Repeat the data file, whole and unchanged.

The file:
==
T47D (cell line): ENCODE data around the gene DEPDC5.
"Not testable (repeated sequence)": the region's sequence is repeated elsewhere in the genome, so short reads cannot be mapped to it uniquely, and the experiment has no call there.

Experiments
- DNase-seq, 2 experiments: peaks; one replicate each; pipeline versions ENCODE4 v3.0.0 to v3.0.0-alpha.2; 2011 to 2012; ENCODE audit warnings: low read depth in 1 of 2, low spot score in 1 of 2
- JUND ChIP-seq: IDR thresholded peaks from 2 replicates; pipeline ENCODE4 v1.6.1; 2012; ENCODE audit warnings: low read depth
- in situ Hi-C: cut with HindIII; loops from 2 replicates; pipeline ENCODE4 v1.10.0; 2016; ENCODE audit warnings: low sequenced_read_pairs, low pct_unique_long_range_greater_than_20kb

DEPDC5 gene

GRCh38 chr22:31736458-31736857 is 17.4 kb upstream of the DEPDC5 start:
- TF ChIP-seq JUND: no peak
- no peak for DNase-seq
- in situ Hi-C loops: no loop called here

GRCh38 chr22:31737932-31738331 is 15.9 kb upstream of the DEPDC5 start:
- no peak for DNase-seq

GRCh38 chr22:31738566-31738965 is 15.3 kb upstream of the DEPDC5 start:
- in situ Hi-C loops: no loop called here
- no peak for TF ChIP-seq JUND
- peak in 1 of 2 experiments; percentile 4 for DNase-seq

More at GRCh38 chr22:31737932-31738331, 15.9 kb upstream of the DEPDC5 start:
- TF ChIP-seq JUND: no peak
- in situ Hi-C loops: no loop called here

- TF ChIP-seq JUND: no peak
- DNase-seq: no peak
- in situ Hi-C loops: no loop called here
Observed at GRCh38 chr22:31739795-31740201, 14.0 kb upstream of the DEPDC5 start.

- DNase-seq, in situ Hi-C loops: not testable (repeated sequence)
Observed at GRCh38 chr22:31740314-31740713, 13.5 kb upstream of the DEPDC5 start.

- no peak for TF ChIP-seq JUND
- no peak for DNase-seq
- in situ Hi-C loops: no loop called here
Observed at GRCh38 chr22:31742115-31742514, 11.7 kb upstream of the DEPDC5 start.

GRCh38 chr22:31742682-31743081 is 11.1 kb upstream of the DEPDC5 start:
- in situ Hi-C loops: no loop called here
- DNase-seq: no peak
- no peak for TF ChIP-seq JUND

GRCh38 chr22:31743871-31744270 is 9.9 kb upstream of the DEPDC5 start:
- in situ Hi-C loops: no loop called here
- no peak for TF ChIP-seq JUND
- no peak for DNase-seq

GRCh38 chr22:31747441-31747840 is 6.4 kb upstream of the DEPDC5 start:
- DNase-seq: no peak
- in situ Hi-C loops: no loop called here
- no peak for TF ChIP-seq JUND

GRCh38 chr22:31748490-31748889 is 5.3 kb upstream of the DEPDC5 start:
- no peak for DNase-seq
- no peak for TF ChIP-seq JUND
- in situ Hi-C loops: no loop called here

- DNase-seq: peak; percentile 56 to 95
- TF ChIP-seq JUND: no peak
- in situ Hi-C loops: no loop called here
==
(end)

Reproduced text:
T47D (cell line): ENCODE data around the gene DEPDC5.
"Not testable (repeated sequence)": the region's sequence is repeated elsewhere in the genome, so short reads cannot be mapped to it uniquely, and the experiment has no call there.

Experiments
- DNase-seq, 2 experiments: peaks; one replicate each; pipeline versions ENCODE4 v3.0.0 to v3.0.0-alpha.2; 2011 to 2012; ENCODE audit warnings: low read depth in 1 of 2, low spot score in 1 of 2
- JUND ChIP-seq: IDR thresholded peaks from 2 replicates; pipeline ENCODE4 v1.6.1; 2012; ENCODE audit warnings: low read depth
- in situ Hi-C: cut with HindIII; loops from 2 replicates; pipeline ENCODE4 v1.10.0; 2016; ENCODE audit warnings: low sequenced_read_pairs, low pct_unique_long_range_greater_than_20kb

DEPDC5 gene

GRCh38 chr22:31736458-31736857 is 17.4 kb upstream of the DEPDC5 start:
- TF ChIP-seq JUND: no peak
- no peak for DNase-seq
- in situ Hi-C loops: no loop called here

GRCh38 chr22:31737932-31738331 is 15.9 kb upstream of the DEPDC5 start:
- no peak for DNase-seq

GRCh38 chr22:31738566-31738965 is 15.3 kb upstream of the DEPDC5 start:
- in situ Hi-C loops: no loop called here
- no peak for TF ChIP-seq JUND
- peak in 1 of 2 experiments; percentile 4 for DNase-seq

More at GRCh38 chr22:31737932-31738331, 15.9 kb upstream of the DEPDC5 start:
- TF ChIP-seq JUND: no peak
- in situ Hi-C loops: no loop called here

- TF ChIP-seq JUND: no peak
- DNase-seq: no peak
- in situ Hi-C loops: no loop called here
Observed at GRCh38 chr22:31739795-31740201, 14.0 kb upstream of the DEPDC5 start.

- DNase-seq, in situ Hi-C loops: not testable (repeated sequence)
Observed at GRCh38 chr22:31740314-31740713, 13.5 kb upstream of the DEPDC5 start.

- no peak for TF ChIP-seq JUND
- no peak for DNase-seq
- in situ Hi-C loops: no loop called here
Observed at GRCh38 chr22:31742115-31742514, 11.7 kb upstream of the DEPDC5 start.

GRCh38 chr22:31742682-31743081 is 11.1 kb upstream of the DEPDC5 start:
- in situ Hi-C loops: no loop called here
- DNase-seq: no peak
- no peak for TF ChIP-seq JUND

GRCh38 chr22:31743871-31744270 is 9.9 kb upstream of the DEPDC5 start:
- in situ Hi-C loops: no loop called here
- no peak for TF ChIP-seq JUND
- no peak for DNase-seq

GRCh38 chr22:31747441-31747840 is 6.4 kb upstream of the DEPDC5 start:
- DNase-seq: no peak
- in situ Hi-C loops: no loop called here
- no peak for TF ChIP-seq JUND

GRCh38 chr22:31748490-31748889 is 5.3 kb upstream of the DEPDC5 start:
- no peak for DNase-seq
- no peak for TF ChIP-seq JUND
- in situ Hi-C loops: no loop called here

- DNase-seq: peak; percentile 56 to 95
- TF ChIP-seq JUND: no peak
- in situ Hi-C loops: no loop called here